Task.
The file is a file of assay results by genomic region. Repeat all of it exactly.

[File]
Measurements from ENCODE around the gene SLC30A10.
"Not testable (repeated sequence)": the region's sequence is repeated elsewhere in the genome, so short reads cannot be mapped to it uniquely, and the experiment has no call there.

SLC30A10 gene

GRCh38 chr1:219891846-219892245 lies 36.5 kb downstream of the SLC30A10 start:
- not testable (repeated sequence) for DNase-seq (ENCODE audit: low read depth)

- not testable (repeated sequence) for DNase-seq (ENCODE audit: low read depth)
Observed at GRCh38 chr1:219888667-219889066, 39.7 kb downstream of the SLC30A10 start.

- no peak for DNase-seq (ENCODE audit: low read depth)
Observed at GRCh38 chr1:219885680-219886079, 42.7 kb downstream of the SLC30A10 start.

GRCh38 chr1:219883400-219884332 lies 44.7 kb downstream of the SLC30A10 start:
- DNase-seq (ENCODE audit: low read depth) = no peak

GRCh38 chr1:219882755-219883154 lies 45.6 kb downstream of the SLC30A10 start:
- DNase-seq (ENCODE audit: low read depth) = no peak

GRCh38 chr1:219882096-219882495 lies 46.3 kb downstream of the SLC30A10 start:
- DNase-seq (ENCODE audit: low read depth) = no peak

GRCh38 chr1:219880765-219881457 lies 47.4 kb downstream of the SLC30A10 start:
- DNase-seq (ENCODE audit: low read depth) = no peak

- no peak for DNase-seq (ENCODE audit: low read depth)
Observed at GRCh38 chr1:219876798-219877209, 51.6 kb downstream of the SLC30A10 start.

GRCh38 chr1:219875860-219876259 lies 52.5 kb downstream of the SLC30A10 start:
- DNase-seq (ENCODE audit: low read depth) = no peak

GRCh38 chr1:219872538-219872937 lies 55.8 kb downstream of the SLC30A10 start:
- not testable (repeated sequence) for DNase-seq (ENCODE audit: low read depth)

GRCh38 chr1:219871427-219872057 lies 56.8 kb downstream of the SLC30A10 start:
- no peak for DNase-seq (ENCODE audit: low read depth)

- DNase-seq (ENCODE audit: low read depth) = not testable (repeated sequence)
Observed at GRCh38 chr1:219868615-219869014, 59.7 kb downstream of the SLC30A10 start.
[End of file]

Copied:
Measurements from ENCODE around the gene SLC30A10.
"Not testable (repeated sequence)": the region's sequence is repeated elsewhere in the genome, so short reads cannot be mapped to it uniquely, and the experiment has no call there.

SLC30A10 gene

GRCh38 chr1:219891846-219892245 lies 36.5 kb downstream of the SLC30A10 start:
- not testable (repeated sequence) for DNase-seq (ENCODE audit: low read depth)

- not testable (repeated sequence) for DNase-seq (ENCODE audit: low read depth)
Observed at GRCh38 chr1:219888667-219889066, 39.7 kb downstream of the SLC30A10 start.

- no peak for DNase-seq (ENCODE audit: low read depth)
Observed at GRCh38 chr1:219885680-219886079, 42.7 kb downstream of the SLC30A10 start.

GRCh38 chr1:219883400-219884332 lies 44.7 kb downstream of the SLC30A10 start:
- DNase-seq (ENCODE audit: low read depth) = no peak

GRCh38 chr1:219882755-219883154 lies 45.6 kb downstream of the SLC30A10 start:
- DNase-seq (ENCODE audit: low read depth) = no peak

GRCh38 chr1:219882096-219882495 lies 46.3 kb downstream of the SLC30A10 start:
- DNase-seq (ENCODE audit: low read depth) = no peak

GRCh38 chr1:219880765-219881457 lies 47.4 kb downstream of the SLC30A10 start:
- DNase-seq (ENCODE audit: low read depth) = no peak

- no peak for DNase-seq (ENCODE audit: low read depth)
Observed at GRCh38 chr1:219876798-219877209, 51.6 kb downstream of the SLC30A10 start.

GRCh38 chr1:219875860-219876259 lies 52.5 kb downstream of the SLC30A10 start:
- DNase-seq (ENCODE audit: low read depth) = no peak

GRCh38 chr1:219872538-219872937 lies 55.8 kb downstream of the SLC30A10 start:
- not testable (repeated sequence) for DNase-seq (ENCODE audit: low read depth)

GRCh38 chr1:219871427-219872057 lies 56.8 kb downstream of the SLC30A10 start:
- no peak for DNase-seq (ENCODE audit: low read depth)

- DNase-seq (ENCODE audit: low read depth) = not testable (repeated sequence)
Observed at GRCh38 chr1:219868615-219869014, 59.7 kb downstream of the SLC30A10 start.